Friendship is a word in our culture that has lost much of its meaning. Now, this is not a post ranting about how “Back in my day, when you unfriended someone they had a black eye.” No, I believe that while friendship has deteriorated because of less quality interaction, it is a topic that we can do something about! So let’s dive in.
What is Friendship?
A Friend is defined on Dictionary.com as “a person known well to another and regarded with liking, affection, and loyalty.” Does that describe the people that you interact with regularly? If it is, awesome let’s learn how to keep it that way. If not, perhaps we need to examine a few true friends from history and draw an analogy.
A friend is someone who knows all about you and still loves you.
In many stories from history, a friendship plays a large role. You can check out a great in-depth article on Male Friendships on this site: artofmanliness.com/malefriendship
The Bible has something to say on every subject and true friendship is no different. One of the most iconic friendships of all time was the relationship between David and Jonathan.
A good summation of their relationship can be found in 1 Samuel 18:1
Jonathan became one in spirit with David, and he loved him as himself.
You can read a full account of their adventures in 1 Samuel chapters 18-20
Another friendship that is less well known is the relationship between George Washington and Marquis de Lafayette during the Revolutionary war. Washington, a man of 45 developed a tight relationship with Lafeyette who, at 19, came to america to fight for freedom. They met soon after Lafeyette arrived and immediately bonded. They ignored their age difference because they were united towards a goal of freedom. After the Revolutionary war, they kept in contact as Lafayette returned to France to become involved in the French Revolution as the Commander of the French National Guard. His first act as Commander was to raze the Bastille. He took the key to the west portal, a key that held over 5,000 prisoners captive during French Monarchy and sent it to his friend, George Washington. That key still hangs in Washington’s historic home, Mount Vernon, to this day.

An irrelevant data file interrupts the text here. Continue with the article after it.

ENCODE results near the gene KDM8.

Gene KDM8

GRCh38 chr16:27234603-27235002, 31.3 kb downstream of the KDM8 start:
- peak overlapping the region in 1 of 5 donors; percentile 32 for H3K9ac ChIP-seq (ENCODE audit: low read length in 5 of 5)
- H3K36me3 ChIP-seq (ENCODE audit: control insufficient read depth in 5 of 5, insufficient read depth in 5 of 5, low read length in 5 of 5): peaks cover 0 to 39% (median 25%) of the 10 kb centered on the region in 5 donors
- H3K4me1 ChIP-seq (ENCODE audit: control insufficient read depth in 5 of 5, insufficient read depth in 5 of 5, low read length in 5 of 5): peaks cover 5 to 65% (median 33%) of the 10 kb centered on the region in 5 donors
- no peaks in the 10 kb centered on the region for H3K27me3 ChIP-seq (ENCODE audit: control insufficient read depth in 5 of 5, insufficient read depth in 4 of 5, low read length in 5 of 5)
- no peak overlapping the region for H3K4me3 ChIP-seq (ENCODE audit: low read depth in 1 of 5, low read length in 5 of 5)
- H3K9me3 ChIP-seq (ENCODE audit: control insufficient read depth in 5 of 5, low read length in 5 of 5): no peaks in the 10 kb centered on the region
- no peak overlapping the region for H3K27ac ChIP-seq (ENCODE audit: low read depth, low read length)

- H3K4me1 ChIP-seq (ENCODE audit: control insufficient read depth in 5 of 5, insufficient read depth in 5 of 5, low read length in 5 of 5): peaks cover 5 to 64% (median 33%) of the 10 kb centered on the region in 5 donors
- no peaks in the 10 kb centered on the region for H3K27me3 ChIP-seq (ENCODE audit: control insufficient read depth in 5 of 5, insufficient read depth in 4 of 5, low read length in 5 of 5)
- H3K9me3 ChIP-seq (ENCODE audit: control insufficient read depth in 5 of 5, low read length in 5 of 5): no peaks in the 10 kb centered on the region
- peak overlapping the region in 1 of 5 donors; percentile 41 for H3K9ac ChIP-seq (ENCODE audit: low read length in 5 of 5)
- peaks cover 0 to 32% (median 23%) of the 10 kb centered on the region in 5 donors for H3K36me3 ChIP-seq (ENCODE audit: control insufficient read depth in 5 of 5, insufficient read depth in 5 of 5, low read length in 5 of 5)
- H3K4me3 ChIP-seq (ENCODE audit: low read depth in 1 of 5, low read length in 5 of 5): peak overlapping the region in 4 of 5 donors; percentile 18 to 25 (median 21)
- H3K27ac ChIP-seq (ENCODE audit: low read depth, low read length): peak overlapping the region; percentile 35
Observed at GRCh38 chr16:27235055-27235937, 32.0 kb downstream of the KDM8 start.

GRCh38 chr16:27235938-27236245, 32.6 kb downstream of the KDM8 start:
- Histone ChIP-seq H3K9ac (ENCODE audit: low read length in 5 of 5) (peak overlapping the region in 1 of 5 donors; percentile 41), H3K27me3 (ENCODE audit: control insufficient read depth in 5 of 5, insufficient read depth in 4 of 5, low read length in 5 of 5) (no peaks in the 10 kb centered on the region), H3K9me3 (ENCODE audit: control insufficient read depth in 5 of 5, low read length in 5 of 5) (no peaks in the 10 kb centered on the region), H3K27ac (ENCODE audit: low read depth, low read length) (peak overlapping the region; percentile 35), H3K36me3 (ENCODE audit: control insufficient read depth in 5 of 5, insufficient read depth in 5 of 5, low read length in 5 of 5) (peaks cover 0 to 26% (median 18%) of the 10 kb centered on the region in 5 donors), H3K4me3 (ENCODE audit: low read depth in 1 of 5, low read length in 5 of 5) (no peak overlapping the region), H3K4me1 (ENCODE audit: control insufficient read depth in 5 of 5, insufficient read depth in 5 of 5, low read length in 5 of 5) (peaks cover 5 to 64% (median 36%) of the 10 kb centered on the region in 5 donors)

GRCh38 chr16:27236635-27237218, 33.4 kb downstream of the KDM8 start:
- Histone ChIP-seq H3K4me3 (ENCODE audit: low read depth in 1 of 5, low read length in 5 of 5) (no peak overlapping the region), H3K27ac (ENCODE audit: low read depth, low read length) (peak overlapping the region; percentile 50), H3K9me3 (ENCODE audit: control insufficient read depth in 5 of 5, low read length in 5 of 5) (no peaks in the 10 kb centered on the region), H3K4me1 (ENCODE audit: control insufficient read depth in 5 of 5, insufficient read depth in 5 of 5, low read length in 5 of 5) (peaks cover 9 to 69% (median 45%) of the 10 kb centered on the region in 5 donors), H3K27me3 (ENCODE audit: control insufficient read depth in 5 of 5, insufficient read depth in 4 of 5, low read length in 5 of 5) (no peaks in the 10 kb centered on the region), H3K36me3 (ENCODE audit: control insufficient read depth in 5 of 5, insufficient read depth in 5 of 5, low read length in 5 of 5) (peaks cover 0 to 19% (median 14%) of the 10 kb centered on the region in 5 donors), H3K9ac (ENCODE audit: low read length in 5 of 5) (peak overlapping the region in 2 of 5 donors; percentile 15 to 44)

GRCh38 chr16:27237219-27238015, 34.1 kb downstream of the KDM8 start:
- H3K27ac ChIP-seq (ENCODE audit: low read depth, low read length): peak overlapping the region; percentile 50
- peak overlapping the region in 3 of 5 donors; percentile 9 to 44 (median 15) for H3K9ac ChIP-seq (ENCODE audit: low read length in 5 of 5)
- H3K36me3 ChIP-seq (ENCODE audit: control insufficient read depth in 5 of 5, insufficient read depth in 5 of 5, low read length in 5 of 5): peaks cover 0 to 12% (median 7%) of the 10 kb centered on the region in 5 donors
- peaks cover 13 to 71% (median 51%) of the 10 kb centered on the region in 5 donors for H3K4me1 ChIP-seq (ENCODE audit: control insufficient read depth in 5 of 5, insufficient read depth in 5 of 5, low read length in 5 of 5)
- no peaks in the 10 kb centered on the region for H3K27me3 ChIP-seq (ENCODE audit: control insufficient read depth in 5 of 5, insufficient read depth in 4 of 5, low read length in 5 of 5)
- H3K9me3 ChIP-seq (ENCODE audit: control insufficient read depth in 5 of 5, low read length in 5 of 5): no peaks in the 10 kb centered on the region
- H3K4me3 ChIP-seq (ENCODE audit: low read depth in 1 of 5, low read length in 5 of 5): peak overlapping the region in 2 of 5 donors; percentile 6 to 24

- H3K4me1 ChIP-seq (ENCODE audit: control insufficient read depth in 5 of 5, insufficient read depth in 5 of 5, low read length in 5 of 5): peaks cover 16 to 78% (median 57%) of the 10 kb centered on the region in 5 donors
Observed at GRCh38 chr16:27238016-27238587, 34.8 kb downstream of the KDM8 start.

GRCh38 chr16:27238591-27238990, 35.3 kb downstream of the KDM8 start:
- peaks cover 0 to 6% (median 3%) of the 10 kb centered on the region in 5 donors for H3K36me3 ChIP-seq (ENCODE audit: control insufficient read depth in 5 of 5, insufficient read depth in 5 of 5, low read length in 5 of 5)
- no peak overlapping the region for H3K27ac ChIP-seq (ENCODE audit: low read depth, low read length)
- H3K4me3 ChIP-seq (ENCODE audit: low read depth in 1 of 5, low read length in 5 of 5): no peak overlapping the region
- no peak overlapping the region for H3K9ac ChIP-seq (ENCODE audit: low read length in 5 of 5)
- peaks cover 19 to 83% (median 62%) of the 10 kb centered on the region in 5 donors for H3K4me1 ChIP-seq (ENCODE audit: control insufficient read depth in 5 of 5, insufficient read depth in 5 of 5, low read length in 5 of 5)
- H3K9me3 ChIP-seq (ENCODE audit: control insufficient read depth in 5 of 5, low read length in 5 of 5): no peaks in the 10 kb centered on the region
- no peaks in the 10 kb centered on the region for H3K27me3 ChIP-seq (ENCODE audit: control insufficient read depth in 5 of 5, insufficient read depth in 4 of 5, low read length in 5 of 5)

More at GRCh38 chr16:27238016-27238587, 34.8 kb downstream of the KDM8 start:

So what is the difference between that one person that sits on your friends list on facebook that you kind of know and the unshakeable bonds that held together great leaders of history like Washington & Lafeyette?
In each of the two examples we looked at there were a few principles.
- Common Purpose
- Continuing Communication
- Shared Experience
These each could be talked about at length, but suffice it to say that without some form of commonality, a certain amount of communication, and some interaction together a friendship does not happen.
So what’s the difference? Why do so many people feel alone in the crowd, or isolated among others. One analogy that I have heard from Life Leadership leader George Guzzardo is to visualize each relationship that you have as a bank account. With common purpose, different forms of communication, and experiences that people share- they create deposits into each other’s bank accounts. Each period of time that one or all of these are missing create withdrawals in those accounts.
As a spin-off to this analogy, I would like to challenge you to think about the quality of deposits you are putting into other’s accounts. Remember, as you deposit into other’s accounts, you are creating greater potential for others to fill yours as well. There is a big difference between liking the same page on facebook and going camping together. Think of either laughing so hard you can’t breathe with friends or texting someone “LOL” or going way overboard and texting “ROTFL” You see the difference? One is real money in the account the other is Monopoly money.
So my question for you is this.
Whose account is filled with Monopoly money that you need to go fill with real deposits?
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